Undoubtedly it’s a little presumptuous of me to list my own influences, given that my own small town band have yet to influence… well, anyone that I know of. But anyway, before we get started, I should probably get the shameless plug of my own band Racehorse out of the way. There’s three of us, we play alternative punk rock, and we’re loud but melodic. If that sounds like you’re thing then check us out on the link below.
But anyhow – to the list. I came to punk rock fairly early on, but it wasn’t until around fifteen or sixteen that I started on the stuff that would act as a gateway to the music that has ended up shaping the entire way I play, write, and listen to music, as well as probably shaped a lot of the way I am as a person. Trite, I know, but it is still the truth. This list has also proved to be something a little humbling for me, as if I’m brutally honest with myself, there is a band in here now that I’ve not listened to in years, as to my ear they simply no longer measure up. But they must be included, for it would be a vile artifice to only include critically lauded and punk-scene approved bands to make myself seem cool.
Also, a brief disclaimer – this is not done in order of preference, but rather chronologically. There are bands earlier on the list that are just as, if not more influential, than bands later on. Furthermore, if I am to write one of these in another five years, it’ll probably look completely different. And with that, we begin.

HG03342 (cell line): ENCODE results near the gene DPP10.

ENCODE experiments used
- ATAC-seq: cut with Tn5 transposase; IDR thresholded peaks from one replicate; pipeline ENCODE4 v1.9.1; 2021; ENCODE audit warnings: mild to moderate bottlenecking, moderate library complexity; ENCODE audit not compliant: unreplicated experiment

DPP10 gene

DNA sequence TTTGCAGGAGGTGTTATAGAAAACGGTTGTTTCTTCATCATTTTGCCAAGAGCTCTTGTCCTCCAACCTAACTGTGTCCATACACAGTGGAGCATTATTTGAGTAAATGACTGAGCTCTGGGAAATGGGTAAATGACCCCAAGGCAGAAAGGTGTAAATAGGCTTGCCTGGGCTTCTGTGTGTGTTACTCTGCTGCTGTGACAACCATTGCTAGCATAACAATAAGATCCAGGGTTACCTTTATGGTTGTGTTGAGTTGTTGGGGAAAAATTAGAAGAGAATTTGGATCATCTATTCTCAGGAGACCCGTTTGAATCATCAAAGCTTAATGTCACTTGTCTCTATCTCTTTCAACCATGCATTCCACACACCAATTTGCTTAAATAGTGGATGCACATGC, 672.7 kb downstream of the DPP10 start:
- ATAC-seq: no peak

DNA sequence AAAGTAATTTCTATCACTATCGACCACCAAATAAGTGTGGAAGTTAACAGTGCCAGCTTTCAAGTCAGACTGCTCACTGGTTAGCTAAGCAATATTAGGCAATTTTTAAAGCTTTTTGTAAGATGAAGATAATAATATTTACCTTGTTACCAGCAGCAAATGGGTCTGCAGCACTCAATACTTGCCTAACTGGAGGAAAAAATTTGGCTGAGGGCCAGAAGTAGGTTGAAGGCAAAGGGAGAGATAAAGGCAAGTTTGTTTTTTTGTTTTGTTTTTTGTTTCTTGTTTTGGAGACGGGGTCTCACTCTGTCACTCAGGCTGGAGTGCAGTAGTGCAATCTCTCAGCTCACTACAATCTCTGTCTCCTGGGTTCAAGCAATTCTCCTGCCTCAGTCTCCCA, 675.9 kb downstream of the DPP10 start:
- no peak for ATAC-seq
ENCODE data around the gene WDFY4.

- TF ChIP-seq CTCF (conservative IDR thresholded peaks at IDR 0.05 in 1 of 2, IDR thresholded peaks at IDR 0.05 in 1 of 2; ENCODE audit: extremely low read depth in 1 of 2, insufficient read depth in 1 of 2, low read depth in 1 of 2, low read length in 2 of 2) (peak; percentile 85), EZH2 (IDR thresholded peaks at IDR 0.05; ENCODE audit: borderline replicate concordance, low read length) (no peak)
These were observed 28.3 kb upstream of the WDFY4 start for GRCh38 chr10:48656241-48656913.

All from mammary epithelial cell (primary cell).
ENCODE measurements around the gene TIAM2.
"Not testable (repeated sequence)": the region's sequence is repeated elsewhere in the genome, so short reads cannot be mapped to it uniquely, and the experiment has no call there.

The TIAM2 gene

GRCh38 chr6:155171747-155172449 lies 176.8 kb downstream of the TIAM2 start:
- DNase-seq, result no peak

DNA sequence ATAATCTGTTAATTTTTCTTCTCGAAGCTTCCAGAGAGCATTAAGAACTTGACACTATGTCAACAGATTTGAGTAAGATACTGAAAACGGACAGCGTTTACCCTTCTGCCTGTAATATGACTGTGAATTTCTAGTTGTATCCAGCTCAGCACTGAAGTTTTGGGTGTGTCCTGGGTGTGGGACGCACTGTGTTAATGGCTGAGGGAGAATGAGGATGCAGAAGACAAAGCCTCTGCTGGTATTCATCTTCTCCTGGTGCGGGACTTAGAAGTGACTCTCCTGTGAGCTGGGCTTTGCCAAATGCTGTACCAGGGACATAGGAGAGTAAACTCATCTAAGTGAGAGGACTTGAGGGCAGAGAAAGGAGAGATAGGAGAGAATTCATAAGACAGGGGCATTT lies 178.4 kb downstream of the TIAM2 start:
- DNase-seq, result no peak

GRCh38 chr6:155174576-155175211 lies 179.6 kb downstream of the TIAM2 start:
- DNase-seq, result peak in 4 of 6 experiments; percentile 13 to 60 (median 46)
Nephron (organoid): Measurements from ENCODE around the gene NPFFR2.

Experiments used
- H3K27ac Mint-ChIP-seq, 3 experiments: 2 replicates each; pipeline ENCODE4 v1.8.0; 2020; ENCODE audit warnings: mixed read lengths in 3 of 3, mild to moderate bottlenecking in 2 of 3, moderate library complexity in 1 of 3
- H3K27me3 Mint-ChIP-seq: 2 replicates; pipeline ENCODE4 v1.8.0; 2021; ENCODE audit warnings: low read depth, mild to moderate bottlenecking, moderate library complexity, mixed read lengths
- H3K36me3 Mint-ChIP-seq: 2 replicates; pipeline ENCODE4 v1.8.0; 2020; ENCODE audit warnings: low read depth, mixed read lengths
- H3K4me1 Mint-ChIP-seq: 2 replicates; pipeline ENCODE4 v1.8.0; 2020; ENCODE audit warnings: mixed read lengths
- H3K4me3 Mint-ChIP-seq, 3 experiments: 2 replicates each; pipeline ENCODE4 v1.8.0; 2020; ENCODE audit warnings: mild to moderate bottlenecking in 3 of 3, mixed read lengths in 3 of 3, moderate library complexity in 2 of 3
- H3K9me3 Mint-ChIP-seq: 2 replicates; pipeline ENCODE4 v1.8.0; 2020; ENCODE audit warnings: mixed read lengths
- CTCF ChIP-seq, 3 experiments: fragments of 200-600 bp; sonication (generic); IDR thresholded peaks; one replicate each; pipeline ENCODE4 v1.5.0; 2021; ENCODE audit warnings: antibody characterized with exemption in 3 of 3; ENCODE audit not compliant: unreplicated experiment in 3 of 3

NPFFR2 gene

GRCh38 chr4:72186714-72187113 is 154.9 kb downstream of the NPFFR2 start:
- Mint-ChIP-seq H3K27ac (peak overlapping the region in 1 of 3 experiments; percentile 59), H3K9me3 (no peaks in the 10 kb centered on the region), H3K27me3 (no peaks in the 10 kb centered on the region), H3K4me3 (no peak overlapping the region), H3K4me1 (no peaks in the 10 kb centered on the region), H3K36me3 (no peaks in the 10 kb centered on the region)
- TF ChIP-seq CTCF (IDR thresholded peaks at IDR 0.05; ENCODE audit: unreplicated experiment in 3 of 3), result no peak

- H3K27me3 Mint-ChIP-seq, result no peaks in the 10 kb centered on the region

10. Rise Against
Full disclosure – this was the band I mentioned earlier. Maybe I’m just a fucking snob, but these days, I can’t think of a time in recent memory I listened to a Rise Against song all the way through. Lyrically and musically, to my ear they just don’t cut it for me anymore. But in my younger days, I adored them. ‘Revolutions Per Minute’ and ‘The Sufferer and the Witness’ underwent heavy rotation in my CD player, and in spite of my brother’s well-meaning attempts to teach me Red Hot Chili Peppers songs, I completely eschewed learning their catalogue because I found it too hard.
For better or worse, Rise Against gave me power chord heavy songs to which I could shift my two fingers into a basic shape and play along, subtlety or accuracy be damned, and this basically ended up being the style I started writing my first rubbish songs. They drilled me in the art of the chainsaw punk rock chord grind, a rite of passage for any budding punk rock guitarist, and I’ll always owe them for that. I might never listen to them with the same fervour ever again, but that’s OK. They’ve earned their place on this list.
9. The Ramones
They had to be on here somewhere, right? My brother had a copy of ‘It’s Alive’ and my teenage self promptly drove my mother up the wall, its relentless “ONE TWO THREE FOUR” attack filling me with boundless energy and her, by what I can only imagine was the twentieth repetition, to near insanity. Sorry, mum.